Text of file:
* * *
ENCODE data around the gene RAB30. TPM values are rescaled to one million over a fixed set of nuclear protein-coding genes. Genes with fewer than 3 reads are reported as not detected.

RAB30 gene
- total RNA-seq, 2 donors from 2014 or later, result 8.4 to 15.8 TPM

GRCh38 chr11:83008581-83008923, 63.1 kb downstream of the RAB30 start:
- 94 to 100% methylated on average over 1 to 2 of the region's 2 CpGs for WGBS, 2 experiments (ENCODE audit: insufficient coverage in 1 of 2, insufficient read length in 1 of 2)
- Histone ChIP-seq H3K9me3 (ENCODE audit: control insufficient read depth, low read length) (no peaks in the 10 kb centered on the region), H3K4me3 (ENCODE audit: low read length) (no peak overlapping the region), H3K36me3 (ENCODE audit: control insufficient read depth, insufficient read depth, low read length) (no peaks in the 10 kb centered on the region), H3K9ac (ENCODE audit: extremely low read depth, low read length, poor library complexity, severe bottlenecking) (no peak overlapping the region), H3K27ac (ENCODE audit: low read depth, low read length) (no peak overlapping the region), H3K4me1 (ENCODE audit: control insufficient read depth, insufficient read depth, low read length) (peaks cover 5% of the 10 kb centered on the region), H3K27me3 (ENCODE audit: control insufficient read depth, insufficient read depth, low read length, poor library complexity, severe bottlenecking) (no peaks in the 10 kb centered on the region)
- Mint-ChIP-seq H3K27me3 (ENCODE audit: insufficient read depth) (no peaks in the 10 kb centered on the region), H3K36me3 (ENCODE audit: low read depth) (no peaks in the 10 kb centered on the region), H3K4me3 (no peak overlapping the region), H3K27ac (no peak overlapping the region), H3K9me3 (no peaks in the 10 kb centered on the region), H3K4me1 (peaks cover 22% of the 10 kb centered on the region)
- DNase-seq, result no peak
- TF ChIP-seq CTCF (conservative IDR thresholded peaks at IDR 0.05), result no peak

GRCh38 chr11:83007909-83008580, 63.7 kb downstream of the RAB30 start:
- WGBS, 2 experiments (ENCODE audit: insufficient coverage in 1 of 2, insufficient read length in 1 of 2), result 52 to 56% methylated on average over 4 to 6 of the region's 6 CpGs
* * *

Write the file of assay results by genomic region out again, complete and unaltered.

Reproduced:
ENCODE data around the gene RAB30. TPM values are rescaled to one million over a fixed set of nuclear protein-coding genes. Genes with fewer than 3 reads are reported as not detected.

RAB30 gene
- total RNA-seq, 2 donors from 2014 or later, result 8.4 to 15.8 TPM

GRCh38 chr11:83008581-83008923, 63.1 kb downstream of the RAB30 start:
- 94 to 100% methylated on average over 1 to 2 of the region's 2 CpGs for WGBS, 2 experiments (ENCODE audit: insufficient coverage in 1 of 2, insufficient read length in 1 of 2)
- Histone ChIP-seq H3K9me3 (ENCODE audit: control insufficient read depth, low read length) (no peaks in the 10 kb centered on the region), H3K4me3 (ENCODE audit: low read length) (no peak overlapping the region), H3K36me3 (ENCODE audit: control insufficient read depth, insufficient read depth, low read length) (no peaks in the 10 kb centered on the region), H3K9ac (ENCODE audit: extremely low read depth, low read length, poor library complexity, severe bottlenecking) (no peak overlapping the region), H3K27ac (ENCODE audit: low read depth, low read length) (no peak overlapping the region), H3K4me1 (ENCODE audit: control insufficient read depth, insufficient read depth, low read length) (peaks cover 5% of the 10 kb centered on the region), H3K27me3 (ENCODE audit: control insufficient read depth, insufficient read depth, low read length, poor library complexity, severe bottlenecking) (no peaks in the 10 kb centered on the region)
- Mint-ChIP-seq H3K27me3 (ENCODE audit: insufficient read depth) (no peaks in the 10 kb centered on the region), H3K36me3 (ENCODE audit: low read depth) (no peaks in the 10 kb centered on the region), H3K4me3 (no peak overlapping the region), H3K27ac (no peak overlapping the region), H3K9me3 (no peaks in the 10 kb centered on the region), H3K4me1 (peaks cover 22% of the 10 kb centered on the region)
- DNase-seq, result no peak
- TF ChIP-seq CTCF (conservative IDR thresholded peaks at IDR 0.05), result no peak

GRCh38 chr11:83007909-83008580, 63.7 kb downstream of the RAB30 start:
- WGBS, 2 experiments (ENCODE audit: insufficient coverage in 1 of 2, insufficient read length in 1 of 2), result 52 to 56% methylated on average over 4 to 6 of the region's 6 CpGs